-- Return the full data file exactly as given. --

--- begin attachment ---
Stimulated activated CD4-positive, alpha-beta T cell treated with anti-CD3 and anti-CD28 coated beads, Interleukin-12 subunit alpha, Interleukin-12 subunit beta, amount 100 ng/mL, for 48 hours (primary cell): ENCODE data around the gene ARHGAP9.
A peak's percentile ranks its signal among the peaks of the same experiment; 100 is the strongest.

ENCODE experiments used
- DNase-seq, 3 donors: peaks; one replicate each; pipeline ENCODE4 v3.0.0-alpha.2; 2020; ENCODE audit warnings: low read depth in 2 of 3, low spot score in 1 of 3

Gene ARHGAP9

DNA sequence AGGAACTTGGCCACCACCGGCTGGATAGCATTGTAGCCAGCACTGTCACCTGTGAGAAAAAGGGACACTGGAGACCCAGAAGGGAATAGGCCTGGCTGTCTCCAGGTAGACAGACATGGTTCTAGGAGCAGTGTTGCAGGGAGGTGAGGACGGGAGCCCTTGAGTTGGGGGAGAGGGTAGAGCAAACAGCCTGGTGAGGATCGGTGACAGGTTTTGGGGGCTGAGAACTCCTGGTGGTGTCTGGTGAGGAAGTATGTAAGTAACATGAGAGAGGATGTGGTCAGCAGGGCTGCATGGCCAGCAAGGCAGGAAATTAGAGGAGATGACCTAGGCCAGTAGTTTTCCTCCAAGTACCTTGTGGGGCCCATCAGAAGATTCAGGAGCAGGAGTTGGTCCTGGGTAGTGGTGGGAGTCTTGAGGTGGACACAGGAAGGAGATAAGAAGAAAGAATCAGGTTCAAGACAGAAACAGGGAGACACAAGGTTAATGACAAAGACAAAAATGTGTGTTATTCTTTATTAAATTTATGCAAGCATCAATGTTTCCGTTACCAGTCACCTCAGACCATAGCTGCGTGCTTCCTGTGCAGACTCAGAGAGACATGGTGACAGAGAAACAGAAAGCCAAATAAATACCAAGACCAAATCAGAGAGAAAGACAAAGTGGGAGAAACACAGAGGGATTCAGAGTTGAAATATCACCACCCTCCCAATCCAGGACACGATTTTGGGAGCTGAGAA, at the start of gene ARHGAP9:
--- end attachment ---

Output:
Stimulated activated CD4-positive, alpha-beta T cell treated with anti-CD3 and anti-CD28 coated beads, Interleukin-12 subunit alpha, Interleukin-12 subunit beta, amount 100 ng/mL, for 48 hours (primary cell): ENCODE data around the gene ARHGAP9.
A peak's percentile ranks its signal among the peaks of the same experiment; 100 is the strongest.

ENCODE experiments used
- DNase-seq, 3 donors: peaks; one replicate each; pipeline ENCODE4 v3.0.0-alpha.2; 2020; ENCODE audit warnings: low read depth in 2 of 3, low spot score in 1 of 3

Gene ARHGAP9

DNA sequence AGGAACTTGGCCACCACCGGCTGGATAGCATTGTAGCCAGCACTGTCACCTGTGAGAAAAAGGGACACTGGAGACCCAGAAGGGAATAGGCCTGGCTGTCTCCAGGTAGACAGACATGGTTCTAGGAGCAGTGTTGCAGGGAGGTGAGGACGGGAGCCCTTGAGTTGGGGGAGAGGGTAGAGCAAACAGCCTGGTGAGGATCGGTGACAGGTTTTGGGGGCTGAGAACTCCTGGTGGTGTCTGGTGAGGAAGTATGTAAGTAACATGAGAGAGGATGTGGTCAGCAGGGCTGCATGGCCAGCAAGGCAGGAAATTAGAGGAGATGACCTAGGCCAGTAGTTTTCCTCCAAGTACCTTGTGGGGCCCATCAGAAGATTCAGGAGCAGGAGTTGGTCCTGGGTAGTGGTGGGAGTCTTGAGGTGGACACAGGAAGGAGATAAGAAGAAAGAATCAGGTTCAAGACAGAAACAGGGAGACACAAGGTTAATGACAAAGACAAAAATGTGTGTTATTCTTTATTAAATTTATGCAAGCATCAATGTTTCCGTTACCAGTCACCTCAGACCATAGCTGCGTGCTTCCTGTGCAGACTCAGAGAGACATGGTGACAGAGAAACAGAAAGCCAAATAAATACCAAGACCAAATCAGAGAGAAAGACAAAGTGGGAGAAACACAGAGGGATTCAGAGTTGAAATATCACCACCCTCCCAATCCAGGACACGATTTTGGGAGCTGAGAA, at the start of gene ARHGAP9: